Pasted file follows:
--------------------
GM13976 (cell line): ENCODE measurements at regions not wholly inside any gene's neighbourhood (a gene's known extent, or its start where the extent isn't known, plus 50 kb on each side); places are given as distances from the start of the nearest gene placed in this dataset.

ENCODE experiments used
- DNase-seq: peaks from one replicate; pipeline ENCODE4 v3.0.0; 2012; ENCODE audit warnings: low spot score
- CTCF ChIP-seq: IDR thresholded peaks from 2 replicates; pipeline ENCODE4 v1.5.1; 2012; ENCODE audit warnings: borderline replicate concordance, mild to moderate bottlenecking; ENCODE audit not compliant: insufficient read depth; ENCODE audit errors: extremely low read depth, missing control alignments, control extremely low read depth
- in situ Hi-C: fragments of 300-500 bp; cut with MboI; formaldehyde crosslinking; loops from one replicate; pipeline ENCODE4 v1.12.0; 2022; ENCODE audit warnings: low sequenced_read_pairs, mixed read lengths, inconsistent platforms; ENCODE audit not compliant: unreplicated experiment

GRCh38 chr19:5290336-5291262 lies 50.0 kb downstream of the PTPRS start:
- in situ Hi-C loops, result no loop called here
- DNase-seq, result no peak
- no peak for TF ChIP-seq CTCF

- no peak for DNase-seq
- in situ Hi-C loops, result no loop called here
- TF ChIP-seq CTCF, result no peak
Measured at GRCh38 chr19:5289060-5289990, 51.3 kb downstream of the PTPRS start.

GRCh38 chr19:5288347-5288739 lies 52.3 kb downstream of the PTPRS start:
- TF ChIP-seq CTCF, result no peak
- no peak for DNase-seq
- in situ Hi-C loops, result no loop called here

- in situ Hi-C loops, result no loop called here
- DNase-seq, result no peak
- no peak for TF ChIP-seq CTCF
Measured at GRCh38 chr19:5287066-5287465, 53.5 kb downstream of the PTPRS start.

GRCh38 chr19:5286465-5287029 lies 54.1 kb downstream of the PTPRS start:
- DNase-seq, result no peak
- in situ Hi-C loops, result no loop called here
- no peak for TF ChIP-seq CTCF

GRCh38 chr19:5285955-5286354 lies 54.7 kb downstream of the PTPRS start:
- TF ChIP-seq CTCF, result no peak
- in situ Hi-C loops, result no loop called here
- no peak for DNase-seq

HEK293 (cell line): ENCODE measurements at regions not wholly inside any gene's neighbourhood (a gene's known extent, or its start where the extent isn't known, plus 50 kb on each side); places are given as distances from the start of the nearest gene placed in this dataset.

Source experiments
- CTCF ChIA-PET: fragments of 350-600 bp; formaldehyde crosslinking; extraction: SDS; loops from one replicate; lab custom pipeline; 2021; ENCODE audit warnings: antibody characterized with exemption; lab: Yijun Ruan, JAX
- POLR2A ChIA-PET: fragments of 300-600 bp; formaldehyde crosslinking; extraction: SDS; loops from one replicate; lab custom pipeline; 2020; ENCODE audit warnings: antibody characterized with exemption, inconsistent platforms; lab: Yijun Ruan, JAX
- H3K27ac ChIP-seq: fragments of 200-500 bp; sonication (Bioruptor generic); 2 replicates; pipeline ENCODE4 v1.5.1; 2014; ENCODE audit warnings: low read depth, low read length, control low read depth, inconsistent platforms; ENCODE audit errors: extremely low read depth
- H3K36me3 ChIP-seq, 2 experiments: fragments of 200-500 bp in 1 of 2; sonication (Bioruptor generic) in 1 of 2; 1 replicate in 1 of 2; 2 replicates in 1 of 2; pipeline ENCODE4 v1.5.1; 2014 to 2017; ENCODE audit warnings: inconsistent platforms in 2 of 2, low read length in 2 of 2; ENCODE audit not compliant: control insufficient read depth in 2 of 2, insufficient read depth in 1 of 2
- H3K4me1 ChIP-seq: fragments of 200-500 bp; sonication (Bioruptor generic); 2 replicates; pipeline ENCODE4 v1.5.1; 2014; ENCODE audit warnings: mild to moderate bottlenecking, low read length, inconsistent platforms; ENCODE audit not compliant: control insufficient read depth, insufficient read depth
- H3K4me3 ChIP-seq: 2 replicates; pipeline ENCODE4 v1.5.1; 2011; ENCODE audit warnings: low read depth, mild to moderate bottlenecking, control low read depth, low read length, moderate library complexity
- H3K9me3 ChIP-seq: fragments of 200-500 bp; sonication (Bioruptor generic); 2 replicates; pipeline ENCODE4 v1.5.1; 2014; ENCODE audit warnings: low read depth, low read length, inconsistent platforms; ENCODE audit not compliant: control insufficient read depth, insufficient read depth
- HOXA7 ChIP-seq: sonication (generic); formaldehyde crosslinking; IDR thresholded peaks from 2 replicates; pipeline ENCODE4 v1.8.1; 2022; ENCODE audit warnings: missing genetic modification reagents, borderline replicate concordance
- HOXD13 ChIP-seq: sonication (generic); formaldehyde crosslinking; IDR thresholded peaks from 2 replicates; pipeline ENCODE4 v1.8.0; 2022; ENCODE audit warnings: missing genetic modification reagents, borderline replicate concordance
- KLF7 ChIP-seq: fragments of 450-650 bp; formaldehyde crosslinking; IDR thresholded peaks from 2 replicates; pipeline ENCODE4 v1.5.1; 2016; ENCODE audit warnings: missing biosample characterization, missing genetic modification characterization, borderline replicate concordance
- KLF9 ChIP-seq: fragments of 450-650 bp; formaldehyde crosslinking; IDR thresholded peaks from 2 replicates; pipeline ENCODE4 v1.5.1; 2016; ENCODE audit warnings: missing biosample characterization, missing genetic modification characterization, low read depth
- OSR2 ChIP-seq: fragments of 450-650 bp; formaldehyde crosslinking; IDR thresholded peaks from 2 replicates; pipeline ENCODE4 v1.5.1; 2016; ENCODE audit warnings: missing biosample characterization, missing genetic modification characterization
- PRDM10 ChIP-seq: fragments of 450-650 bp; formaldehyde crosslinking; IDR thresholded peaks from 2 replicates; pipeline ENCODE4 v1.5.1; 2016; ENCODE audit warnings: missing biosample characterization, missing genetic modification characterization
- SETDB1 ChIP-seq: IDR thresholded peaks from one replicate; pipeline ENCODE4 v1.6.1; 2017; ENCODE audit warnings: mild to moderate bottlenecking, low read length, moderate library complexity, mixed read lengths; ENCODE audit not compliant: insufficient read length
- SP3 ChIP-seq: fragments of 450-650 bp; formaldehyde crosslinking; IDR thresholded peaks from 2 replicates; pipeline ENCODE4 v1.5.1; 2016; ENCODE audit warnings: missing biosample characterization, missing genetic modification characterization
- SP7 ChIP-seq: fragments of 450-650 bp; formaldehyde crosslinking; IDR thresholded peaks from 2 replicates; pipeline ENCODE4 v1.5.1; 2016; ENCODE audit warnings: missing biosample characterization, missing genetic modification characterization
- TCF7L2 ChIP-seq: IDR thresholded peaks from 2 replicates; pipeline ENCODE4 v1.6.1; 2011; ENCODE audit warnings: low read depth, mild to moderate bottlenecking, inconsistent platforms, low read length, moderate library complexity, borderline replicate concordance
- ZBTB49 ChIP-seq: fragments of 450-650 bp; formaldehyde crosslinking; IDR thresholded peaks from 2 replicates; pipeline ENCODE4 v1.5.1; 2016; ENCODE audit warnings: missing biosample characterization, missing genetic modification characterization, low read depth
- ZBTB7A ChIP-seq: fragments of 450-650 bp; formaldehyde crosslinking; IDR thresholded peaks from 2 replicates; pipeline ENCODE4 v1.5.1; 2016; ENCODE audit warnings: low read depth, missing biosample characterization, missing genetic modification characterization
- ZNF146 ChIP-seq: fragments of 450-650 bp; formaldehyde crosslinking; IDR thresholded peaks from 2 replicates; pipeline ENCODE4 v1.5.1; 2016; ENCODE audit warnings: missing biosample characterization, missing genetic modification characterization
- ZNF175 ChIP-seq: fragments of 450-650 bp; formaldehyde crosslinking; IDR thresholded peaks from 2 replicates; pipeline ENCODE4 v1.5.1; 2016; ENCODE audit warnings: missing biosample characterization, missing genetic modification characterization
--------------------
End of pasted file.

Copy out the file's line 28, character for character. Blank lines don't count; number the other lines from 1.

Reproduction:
- in situ Hi-C loops, result no loop called here